I read comments, made by attorneys for individuals who are suing for the right to same-sex marriage, indicating that individuals have a "constitutional right to marry" and a federal judge's comment, that marriage is a "fundamental right."

In my reading of the Constitution, I don't see where individuals are granted the "right" to marry. Marriage isn't a constitutional right, neither is it a fundamental right. It's a privilege granted by government according to legislation that is enacted by representatives of the citizens. The government determines who may marry, at what age, the fees required, who must perform the marriage and other stipulations. Couples don't have the right to be married, but they may be granted the privilege to marry when they comply with the laws of the land. If they don't comply with the law, they don't have a legitimate right to those privileges.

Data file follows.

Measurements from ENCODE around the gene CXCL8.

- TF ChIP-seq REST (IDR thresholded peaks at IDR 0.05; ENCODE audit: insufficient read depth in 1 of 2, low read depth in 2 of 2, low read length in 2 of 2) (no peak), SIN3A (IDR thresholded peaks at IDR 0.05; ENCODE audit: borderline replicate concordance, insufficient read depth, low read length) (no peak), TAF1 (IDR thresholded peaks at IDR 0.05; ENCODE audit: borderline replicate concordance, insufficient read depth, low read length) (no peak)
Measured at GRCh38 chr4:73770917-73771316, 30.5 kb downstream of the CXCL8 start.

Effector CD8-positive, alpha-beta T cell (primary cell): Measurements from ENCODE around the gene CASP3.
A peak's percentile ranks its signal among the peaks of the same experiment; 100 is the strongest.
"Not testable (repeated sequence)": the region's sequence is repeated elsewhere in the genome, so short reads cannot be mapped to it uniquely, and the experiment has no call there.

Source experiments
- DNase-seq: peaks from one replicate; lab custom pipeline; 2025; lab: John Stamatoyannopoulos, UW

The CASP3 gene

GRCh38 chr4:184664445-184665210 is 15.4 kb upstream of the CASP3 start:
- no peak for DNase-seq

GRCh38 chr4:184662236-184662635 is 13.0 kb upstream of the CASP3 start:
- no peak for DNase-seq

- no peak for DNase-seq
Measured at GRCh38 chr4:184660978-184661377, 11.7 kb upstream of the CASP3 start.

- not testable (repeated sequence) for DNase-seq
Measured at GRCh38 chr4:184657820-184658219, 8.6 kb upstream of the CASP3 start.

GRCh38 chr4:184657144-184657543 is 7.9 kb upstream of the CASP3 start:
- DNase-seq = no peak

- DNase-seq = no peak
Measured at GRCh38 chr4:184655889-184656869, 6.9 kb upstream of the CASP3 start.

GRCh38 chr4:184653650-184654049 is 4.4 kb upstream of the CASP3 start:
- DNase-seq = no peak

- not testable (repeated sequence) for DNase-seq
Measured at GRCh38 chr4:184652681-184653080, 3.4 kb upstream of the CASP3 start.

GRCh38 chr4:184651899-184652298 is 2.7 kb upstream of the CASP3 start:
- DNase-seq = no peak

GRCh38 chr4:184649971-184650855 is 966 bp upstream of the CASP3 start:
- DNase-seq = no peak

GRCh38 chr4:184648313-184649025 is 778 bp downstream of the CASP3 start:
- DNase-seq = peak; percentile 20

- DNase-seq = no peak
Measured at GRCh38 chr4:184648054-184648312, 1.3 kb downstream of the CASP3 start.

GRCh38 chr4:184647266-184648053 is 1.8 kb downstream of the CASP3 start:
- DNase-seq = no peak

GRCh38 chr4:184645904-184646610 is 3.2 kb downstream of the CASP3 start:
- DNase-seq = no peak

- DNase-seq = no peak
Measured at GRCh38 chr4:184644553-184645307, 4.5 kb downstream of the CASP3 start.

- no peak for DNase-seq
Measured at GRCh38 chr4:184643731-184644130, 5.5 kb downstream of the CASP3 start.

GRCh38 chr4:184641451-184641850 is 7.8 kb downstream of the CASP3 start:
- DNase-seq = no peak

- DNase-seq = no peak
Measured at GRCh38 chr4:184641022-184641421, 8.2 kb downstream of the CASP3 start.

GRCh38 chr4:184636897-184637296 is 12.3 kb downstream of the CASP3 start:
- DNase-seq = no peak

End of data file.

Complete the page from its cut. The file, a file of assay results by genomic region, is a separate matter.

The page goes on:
In my opinion, state legislatures should retain the fundamental constitutional right to listen to the voice of the people and determine what is best for their citizens in the important question of who is allowed to marry.

David Poulsen

West Jordan